BRETT HALLIDAY – Marked for Murder. Dodd Mead, hardcover, 1945. Paperback reprints include: Dell 222, mapback; Dell 503, mapback; Dell D291, June 1959; Dell 5386, Jan 1963 (cover art: McGinnis); Dell 5386, new printing, June 1968.

   The copy I just read is the one from January 1963 with the cover art done by Robert McGinnis, seen here to the right. He may have done covers for the other printings, but if so my records do not currently show it.

   As for the book itself, it’s a good one, and I will tell you this much up front and right away. When you read this book, you won’t be able to tell the blondes apart without a scorecard. Marked for Murder takes place in Miami — private eye Mike Shayne comes in from New Orleans where he has been living and working after the death of his wife Phyllis, but once he hears that his good friend Tim Rourke, beat reporter for the Miami Courier, has been shot, almost fatally, you can’t keep him away.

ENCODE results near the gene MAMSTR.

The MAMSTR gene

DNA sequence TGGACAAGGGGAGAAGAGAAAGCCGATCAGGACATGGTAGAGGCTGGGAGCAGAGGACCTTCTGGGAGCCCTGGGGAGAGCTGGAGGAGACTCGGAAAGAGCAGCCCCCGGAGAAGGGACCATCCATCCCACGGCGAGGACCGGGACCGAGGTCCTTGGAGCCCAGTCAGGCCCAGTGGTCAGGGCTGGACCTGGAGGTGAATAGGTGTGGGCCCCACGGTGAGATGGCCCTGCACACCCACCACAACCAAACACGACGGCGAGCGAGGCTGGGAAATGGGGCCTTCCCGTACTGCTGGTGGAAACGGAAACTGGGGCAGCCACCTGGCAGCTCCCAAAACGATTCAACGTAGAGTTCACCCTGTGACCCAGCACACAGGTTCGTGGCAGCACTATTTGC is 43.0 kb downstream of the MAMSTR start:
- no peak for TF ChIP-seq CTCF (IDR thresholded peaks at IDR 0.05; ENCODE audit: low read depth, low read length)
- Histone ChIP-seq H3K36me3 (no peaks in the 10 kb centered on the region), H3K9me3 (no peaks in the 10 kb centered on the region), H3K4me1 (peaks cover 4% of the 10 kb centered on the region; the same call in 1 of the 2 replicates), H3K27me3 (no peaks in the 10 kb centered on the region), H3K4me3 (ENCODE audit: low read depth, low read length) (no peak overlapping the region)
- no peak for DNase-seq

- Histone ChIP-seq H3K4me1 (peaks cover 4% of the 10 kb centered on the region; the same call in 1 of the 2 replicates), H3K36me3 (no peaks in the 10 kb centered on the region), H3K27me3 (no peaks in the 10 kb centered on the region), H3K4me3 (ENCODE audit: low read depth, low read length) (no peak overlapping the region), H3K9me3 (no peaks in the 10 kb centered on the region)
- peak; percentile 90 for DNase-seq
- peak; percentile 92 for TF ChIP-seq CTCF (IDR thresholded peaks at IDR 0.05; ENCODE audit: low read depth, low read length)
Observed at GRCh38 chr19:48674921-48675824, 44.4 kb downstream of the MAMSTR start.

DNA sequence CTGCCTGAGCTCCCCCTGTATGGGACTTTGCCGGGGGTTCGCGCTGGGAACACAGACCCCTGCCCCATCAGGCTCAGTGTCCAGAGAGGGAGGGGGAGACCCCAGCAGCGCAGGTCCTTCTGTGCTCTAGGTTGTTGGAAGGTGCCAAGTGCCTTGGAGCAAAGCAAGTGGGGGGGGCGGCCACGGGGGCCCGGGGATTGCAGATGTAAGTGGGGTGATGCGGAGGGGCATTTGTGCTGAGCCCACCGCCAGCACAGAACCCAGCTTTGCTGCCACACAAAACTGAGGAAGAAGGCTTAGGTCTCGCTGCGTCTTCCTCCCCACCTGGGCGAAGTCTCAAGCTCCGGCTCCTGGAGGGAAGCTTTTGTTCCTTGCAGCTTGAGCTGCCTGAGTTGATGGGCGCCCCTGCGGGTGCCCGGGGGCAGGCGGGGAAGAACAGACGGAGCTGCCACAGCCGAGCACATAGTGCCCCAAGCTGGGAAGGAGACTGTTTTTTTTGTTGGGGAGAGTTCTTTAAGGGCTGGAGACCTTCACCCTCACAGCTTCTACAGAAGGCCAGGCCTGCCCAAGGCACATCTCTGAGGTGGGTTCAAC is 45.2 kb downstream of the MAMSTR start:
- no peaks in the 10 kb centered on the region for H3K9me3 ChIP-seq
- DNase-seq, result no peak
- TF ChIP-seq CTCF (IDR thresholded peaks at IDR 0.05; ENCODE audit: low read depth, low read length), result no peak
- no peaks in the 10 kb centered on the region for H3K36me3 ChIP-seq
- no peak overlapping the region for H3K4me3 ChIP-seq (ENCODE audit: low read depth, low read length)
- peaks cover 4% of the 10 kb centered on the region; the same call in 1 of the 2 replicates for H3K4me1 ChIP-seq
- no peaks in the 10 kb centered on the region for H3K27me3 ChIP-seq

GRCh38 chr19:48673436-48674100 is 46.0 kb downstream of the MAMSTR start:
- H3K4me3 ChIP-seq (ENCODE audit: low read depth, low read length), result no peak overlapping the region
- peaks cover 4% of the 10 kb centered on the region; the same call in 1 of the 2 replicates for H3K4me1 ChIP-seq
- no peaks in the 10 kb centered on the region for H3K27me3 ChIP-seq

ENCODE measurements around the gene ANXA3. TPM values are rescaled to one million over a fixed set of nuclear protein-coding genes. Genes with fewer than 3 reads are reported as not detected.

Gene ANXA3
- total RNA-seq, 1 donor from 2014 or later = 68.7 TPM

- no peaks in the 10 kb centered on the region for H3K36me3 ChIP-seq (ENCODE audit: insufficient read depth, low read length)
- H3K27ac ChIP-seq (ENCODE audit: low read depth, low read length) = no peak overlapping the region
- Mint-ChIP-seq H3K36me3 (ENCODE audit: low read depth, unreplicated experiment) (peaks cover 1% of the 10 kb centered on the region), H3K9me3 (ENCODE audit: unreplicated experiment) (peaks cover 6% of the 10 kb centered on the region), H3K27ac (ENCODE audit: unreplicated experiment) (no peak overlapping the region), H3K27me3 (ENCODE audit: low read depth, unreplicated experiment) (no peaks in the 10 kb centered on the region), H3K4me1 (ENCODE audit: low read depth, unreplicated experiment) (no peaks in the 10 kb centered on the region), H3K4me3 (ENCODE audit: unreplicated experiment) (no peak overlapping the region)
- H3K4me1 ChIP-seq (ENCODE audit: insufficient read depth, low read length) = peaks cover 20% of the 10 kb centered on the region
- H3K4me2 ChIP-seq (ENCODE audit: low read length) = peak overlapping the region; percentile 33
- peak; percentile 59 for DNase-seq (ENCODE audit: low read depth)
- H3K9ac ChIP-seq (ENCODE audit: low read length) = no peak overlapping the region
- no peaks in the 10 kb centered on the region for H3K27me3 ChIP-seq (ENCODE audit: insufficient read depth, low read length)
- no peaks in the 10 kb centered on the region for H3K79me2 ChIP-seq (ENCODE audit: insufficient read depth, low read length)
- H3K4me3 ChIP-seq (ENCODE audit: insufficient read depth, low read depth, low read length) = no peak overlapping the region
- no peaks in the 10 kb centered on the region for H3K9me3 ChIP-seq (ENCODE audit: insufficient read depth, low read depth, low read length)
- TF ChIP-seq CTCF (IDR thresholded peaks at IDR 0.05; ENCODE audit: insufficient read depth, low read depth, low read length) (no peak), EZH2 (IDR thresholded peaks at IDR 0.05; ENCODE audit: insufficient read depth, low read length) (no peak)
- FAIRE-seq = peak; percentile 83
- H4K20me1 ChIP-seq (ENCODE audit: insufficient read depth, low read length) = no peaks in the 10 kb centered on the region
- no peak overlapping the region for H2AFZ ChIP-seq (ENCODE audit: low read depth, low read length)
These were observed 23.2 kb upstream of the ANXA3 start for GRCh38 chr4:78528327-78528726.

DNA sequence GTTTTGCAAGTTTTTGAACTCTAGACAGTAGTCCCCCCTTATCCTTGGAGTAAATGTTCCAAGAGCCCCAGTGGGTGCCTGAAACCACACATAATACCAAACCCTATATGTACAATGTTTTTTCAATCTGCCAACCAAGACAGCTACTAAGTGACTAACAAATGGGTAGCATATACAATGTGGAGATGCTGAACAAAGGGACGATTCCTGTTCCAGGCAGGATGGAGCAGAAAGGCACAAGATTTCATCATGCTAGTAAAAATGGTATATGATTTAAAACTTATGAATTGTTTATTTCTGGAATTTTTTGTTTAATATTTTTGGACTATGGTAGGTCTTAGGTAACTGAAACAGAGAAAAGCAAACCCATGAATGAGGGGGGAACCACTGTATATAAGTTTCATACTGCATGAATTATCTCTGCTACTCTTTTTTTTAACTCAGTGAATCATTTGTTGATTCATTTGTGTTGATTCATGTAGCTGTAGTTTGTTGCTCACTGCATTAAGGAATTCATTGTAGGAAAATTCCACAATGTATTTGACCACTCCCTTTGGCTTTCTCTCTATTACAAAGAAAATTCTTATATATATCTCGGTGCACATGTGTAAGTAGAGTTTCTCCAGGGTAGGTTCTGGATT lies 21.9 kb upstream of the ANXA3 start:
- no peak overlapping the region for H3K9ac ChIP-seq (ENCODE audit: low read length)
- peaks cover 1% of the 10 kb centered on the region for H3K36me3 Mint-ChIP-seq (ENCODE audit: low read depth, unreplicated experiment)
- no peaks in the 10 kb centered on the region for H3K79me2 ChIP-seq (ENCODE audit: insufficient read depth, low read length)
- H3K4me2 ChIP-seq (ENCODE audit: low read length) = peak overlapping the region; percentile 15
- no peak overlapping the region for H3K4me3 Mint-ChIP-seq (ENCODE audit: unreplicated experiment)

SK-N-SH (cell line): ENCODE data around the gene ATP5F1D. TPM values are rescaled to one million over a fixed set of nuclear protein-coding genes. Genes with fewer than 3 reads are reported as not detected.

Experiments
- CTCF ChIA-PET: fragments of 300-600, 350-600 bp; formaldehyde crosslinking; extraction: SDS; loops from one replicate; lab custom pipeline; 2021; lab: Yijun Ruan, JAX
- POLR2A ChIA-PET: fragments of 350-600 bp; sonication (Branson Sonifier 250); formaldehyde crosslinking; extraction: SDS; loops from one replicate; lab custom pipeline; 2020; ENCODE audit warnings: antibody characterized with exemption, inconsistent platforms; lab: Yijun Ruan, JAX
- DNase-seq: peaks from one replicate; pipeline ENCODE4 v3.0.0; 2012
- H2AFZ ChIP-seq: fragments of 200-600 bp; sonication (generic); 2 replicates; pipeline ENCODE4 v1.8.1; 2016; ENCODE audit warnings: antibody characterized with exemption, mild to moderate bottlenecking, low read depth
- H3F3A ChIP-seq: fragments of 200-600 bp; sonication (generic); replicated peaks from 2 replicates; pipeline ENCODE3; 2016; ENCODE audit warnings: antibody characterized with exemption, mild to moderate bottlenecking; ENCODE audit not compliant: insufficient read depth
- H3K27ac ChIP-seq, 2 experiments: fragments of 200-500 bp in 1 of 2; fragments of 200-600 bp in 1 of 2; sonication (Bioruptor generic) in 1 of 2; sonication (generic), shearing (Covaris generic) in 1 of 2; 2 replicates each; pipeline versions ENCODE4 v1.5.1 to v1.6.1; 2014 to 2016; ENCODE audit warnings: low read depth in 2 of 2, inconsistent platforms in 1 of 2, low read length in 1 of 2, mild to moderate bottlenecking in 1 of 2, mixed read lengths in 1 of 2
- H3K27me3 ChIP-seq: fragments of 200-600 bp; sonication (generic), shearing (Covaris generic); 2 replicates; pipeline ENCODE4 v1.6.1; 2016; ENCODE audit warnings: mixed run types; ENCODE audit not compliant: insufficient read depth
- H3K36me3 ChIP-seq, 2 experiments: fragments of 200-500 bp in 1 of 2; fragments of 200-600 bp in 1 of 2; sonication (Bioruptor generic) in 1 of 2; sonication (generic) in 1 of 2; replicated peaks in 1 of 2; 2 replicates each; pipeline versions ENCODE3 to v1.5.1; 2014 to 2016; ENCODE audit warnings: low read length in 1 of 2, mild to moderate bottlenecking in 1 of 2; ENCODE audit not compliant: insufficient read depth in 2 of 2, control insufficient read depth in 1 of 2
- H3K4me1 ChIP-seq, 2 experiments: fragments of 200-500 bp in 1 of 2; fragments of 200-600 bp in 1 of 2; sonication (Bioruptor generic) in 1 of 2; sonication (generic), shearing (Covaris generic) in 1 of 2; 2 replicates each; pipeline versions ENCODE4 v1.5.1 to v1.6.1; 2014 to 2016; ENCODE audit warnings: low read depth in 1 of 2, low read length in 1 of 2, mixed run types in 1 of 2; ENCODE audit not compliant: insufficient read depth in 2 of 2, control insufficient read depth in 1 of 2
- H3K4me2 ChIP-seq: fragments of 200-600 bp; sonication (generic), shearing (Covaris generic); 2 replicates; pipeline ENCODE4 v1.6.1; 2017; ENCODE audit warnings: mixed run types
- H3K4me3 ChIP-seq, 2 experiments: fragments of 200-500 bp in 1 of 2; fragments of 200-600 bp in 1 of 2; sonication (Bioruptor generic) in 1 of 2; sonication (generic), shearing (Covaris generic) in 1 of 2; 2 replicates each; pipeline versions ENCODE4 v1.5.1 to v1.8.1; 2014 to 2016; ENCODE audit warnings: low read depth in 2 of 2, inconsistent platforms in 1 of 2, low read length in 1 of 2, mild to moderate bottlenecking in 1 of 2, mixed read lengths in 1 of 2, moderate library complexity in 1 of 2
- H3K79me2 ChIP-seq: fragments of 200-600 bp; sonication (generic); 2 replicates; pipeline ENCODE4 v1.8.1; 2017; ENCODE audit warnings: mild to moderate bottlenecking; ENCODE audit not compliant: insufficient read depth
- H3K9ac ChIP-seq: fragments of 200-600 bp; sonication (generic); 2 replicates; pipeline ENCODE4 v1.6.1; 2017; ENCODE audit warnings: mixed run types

But to get back to the point I was making, Miami has to have a higher quota of blondes than any other part of the country, if this book is to be believed. Rourke was writing an expose about the blonde woman who has been seen hanging out with winners at gambling joints around town, said winners later showing up dead, their winnings not to be found.

   The wife of the current editor of the Courier is also a blonde. Rourke doesn’t get along with the editor, but he has been making time with the wife. He is also visited by a couple of blondes (one the editor’s wife) just after a pair of thugs working for the guy that owns the aforementioned casinos take Rourke for a ride.

   Even though this is a PI novel, it is also a good old-fashioned detective puzzler. Halliday’s writing (or that is to say, Davis Dresser’s) reminded me this time around of Erle Stanley Gardner’s, of all people, with enough clues and suspects to keep Shayne scratching his red-haired head all the way through the book.

   There is no final courtroom scene, à la Perry Mason, but à la the latter, Shayne does play loose and easy with the evidence and all of the possible suspects he encounters along the way. This one was fun to read, in a timeless sort of fashion, and I am embarrassed to say that I did not figure out who done it long before Shayne did, and I should have.